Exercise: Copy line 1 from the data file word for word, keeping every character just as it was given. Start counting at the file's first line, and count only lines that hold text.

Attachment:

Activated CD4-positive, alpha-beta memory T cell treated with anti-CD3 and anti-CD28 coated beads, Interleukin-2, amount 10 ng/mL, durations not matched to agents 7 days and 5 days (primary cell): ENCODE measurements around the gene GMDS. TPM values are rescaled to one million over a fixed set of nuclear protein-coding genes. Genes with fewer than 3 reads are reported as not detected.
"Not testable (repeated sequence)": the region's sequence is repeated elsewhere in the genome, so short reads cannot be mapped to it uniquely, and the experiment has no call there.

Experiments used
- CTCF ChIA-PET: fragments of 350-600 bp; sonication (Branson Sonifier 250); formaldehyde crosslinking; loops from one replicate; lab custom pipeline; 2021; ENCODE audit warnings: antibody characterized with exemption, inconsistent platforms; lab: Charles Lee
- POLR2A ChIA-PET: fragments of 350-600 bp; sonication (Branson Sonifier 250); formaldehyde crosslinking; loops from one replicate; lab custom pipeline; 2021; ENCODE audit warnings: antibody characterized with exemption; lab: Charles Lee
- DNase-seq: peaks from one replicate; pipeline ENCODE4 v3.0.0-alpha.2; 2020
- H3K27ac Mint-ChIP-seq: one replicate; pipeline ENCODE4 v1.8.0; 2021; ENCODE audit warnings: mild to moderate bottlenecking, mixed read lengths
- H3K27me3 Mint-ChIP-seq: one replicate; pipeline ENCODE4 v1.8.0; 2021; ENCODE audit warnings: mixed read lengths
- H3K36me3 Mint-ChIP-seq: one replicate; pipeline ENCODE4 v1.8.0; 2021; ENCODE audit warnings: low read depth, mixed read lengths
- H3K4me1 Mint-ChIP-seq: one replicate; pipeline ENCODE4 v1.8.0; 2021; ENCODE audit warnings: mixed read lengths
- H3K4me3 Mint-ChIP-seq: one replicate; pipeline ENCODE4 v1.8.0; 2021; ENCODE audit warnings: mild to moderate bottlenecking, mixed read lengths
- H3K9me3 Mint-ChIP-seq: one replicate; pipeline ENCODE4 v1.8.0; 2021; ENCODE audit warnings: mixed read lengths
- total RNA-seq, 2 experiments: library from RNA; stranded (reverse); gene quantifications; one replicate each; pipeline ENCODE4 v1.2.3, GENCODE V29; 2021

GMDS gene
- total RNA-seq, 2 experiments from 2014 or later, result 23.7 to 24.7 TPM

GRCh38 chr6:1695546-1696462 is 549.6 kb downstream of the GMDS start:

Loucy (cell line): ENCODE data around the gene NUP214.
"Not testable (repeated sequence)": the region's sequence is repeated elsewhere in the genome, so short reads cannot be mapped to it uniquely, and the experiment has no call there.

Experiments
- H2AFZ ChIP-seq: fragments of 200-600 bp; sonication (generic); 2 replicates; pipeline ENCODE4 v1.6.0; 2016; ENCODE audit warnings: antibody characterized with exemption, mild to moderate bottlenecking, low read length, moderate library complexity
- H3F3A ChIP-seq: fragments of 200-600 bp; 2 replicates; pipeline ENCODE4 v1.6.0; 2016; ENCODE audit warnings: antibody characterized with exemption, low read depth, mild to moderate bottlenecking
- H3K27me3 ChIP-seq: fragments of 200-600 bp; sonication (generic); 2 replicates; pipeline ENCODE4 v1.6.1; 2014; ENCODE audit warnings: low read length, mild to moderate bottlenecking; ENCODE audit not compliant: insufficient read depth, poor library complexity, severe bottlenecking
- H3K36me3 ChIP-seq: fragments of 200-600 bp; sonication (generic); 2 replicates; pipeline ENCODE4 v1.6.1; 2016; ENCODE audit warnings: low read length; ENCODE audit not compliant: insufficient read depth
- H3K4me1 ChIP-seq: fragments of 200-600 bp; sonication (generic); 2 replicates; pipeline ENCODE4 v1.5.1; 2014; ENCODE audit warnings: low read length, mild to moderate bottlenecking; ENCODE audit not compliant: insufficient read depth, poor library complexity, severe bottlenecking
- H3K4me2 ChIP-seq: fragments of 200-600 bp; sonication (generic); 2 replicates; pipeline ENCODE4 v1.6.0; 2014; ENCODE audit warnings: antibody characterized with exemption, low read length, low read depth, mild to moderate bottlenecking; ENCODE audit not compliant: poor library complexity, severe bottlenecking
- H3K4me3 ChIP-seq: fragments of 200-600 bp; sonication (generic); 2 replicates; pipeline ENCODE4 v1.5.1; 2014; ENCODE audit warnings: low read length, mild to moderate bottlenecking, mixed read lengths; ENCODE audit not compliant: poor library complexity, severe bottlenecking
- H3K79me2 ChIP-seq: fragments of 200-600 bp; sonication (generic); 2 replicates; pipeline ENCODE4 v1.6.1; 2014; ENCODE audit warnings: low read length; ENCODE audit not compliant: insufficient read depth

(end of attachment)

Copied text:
Activated CD4-positive, alpha-beta memory T cell treated with anti-CD3 and anti-CD28 coated beads, Interleukin-2, amount 10 ng/mL, durations not matched to agents 7 days and 5 days (primary cell): ENCODE measurements around the gene GMDS. TPM values are rescaled to one million over a fixed set of nuclear protein-coding genes. Genes with fewer than 3 reads are reported as not detected.